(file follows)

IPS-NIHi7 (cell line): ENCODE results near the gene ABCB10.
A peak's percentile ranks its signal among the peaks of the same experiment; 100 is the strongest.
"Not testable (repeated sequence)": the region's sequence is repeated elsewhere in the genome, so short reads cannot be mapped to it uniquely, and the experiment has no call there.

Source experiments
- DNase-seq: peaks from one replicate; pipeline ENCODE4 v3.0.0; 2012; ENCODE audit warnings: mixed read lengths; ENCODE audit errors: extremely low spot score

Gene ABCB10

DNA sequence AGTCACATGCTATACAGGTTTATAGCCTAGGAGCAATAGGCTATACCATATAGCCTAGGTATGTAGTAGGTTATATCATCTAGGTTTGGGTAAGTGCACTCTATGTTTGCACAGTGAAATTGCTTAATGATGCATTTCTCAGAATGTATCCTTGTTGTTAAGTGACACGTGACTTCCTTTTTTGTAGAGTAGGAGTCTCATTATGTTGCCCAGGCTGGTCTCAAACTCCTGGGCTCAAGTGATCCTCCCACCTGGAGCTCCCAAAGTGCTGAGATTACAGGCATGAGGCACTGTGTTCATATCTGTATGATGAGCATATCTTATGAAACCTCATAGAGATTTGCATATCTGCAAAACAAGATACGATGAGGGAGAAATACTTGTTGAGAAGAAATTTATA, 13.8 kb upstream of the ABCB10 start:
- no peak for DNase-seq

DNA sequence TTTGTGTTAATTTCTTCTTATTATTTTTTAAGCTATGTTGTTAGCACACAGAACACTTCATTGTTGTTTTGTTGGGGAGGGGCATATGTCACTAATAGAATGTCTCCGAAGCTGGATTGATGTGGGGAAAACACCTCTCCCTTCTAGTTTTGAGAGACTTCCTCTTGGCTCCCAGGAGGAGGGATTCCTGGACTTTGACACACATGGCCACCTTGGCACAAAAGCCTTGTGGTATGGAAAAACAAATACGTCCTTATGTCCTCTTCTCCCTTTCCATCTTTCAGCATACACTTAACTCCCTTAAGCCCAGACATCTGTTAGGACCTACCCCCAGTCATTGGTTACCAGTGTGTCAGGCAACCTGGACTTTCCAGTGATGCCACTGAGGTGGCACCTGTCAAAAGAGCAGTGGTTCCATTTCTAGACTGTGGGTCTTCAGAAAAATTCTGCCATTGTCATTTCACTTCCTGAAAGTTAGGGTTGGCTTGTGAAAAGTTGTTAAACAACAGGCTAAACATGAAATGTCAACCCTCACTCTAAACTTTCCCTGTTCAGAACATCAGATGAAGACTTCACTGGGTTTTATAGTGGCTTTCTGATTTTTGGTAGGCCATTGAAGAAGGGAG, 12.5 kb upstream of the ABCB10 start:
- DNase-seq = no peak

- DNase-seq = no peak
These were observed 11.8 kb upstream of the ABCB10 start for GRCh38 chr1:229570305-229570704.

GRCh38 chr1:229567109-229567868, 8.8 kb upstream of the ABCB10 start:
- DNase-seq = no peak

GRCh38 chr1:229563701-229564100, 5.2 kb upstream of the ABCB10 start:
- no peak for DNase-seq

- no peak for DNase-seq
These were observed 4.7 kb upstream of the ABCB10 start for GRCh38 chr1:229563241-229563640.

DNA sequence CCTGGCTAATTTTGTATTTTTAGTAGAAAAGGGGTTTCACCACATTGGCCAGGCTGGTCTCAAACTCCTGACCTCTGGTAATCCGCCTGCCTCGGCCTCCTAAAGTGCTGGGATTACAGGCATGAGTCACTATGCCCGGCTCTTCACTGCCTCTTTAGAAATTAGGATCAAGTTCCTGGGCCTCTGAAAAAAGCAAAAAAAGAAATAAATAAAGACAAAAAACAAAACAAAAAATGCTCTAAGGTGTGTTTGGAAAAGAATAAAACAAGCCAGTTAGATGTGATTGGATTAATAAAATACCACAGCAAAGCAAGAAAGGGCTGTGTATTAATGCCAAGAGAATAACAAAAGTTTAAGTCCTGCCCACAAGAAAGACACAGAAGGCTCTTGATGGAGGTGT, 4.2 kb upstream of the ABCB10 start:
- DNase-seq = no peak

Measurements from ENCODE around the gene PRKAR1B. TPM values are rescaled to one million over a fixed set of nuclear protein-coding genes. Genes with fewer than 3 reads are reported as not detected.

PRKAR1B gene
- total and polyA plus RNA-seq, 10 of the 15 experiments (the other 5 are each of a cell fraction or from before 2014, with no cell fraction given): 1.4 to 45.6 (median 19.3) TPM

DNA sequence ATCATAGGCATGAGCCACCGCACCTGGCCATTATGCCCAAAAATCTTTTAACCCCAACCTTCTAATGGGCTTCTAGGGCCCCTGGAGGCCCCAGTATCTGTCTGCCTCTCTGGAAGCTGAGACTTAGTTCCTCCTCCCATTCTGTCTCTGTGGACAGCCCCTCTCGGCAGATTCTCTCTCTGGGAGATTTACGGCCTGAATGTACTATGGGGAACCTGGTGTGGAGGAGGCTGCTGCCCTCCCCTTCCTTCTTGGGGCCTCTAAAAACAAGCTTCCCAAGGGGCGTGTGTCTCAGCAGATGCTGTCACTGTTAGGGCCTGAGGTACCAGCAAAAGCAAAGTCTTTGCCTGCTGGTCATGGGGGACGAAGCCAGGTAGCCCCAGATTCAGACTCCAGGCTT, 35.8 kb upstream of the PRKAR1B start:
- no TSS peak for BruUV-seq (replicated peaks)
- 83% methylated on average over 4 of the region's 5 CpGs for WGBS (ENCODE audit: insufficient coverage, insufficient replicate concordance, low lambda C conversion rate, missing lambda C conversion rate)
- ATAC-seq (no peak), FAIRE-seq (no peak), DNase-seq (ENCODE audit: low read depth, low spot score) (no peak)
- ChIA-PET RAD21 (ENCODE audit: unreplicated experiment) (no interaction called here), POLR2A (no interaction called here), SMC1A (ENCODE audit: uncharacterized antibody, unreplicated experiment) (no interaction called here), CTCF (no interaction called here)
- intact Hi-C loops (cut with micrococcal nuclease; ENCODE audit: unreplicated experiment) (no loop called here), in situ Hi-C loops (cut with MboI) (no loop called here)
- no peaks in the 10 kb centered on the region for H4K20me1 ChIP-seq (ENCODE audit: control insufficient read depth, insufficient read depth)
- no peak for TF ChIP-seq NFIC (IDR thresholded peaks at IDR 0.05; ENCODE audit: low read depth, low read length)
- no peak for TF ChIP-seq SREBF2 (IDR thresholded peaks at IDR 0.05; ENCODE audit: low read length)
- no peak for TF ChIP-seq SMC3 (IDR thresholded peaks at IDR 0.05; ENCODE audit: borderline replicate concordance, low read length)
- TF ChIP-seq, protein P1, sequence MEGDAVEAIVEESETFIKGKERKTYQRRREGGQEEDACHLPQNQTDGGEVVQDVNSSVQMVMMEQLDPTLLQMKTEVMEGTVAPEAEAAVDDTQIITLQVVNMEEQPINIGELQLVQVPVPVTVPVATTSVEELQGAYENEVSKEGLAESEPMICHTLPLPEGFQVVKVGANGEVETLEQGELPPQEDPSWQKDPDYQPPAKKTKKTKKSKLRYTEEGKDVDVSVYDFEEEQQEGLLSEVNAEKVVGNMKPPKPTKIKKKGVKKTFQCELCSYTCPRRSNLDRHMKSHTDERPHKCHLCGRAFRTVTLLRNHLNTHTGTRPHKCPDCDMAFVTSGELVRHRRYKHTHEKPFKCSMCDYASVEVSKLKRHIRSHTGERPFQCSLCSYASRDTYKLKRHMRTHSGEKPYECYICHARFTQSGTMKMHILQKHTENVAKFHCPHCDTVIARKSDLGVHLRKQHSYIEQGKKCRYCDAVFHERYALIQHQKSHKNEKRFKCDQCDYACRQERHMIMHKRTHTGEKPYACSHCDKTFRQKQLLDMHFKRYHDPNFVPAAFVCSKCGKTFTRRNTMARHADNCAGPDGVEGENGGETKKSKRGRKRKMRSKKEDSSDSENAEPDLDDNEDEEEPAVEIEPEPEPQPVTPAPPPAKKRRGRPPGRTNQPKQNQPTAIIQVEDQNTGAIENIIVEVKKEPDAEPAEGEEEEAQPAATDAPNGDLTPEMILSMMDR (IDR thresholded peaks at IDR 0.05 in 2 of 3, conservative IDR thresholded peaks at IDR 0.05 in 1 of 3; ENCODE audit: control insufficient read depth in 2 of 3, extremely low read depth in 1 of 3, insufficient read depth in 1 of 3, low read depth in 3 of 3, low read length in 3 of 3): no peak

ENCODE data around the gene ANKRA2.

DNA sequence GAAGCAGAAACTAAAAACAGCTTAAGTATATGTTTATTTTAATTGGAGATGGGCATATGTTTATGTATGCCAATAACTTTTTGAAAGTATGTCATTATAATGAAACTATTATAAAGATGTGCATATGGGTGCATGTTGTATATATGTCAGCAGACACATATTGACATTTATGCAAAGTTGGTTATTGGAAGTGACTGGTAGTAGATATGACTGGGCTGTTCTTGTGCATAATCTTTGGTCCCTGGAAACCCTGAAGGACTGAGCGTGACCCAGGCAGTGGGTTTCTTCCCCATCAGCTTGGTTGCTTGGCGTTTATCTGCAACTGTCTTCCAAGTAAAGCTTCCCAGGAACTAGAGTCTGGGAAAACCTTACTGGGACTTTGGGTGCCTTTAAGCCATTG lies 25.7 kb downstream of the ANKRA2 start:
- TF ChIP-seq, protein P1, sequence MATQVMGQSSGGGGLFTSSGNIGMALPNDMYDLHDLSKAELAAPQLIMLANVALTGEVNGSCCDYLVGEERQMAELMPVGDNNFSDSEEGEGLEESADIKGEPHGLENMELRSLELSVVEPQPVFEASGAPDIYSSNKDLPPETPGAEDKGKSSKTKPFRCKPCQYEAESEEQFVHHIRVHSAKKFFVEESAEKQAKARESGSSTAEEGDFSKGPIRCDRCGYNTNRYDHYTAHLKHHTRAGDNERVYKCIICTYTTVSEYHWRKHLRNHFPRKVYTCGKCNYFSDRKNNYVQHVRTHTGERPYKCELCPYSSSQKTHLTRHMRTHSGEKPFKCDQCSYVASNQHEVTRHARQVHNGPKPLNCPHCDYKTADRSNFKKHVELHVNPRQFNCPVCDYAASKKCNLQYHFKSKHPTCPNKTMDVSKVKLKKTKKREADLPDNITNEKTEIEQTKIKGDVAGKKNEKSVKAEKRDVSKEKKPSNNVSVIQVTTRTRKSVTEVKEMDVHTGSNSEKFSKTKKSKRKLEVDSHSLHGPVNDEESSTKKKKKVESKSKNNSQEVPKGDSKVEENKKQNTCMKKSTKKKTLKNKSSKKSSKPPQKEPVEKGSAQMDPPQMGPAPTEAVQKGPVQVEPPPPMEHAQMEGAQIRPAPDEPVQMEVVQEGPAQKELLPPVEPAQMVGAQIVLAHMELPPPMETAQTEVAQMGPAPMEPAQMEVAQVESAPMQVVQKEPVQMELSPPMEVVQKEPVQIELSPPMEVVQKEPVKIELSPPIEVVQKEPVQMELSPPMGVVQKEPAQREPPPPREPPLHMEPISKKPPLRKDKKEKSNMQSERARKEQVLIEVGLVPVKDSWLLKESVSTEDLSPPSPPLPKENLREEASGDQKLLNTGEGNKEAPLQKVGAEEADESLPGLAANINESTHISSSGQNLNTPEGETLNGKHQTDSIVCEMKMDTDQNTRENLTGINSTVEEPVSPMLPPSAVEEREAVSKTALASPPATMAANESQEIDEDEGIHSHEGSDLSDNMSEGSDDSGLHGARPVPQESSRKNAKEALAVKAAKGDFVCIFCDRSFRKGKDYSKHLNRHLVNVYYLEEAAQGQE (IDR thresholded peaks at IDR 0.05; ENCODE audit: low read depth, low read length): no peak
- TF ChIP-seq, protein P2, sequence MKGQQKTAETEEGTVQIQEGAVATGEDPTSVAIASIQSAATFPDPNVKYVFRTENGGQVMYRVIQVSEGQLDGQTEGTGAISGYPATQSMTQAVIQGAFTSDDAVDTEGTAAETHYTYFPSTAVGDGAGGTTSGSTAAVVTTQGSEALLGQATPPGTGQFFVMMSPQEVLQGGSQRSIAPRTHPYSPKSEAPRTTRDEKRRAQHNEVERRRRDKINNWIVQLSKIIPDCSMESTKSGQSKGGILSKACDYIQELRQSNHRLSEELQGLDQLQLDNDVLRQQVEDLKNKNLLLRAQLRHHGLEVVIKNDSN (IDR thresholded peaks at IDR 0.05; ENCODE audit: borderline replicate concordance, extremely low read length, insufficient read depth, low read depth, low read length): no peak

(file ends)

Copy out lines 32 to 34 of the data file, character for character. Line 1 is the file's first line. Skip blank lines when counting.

- no peak for TF ChIP-seq SREBF2 (IDR thresholded peaks at IDR 0.05; ENCODE audit: low read length)
- no peak for TF ChIP-seq SMC3 (IDR thresholded peaks at IDR 0.05; ENCODE audit: borderline replicate concordance, low read length)
- TF ChIP-seq, protein P1, sequence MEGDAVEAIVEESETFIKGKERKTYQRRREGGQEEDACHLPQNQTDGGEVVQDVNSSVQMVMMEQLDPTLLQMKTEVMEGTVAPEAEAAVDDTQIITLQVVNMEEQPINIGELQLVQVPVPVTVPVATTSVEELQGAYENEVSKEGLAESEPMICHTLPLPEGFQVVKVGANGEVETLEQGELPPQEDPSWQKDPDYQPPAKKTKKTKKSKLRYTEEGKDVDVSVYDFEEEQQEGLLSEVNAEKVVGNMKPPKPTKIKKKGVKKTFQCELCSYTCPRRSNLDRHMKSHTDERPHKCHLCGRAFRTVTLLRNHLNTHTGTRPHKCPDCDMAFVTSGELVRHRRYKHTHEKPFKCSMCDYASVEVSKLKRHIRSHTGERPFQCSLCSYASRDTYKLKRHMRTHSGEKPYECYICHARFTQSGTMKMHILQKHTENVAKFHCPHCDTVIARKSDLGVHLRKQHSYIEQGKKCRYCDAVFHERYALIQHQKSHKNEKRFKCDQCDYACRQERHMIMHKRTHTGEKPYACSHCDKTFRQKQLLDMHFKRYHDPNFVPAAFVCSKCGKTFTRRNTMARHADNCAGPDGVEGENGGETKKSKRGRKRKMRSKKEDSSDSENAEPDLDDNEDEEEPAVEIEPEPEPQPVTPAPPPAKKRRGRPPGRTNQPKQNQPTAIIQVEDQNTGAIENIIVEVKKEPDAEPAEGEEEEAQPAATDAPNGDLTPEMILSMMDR (IDR thresholded peaks at IDR 0.05 in 2 of 3, conservative IDR thresholded peaks at IDR 0.05 in 1 of 3; ENCODE audit: control insufficient read depth in 2 of 3, extremely low read depth in 1 of 3, insufficient read depth in 1 of 3, low read depth in 3 of 3, low read length in 3 of 3): no peak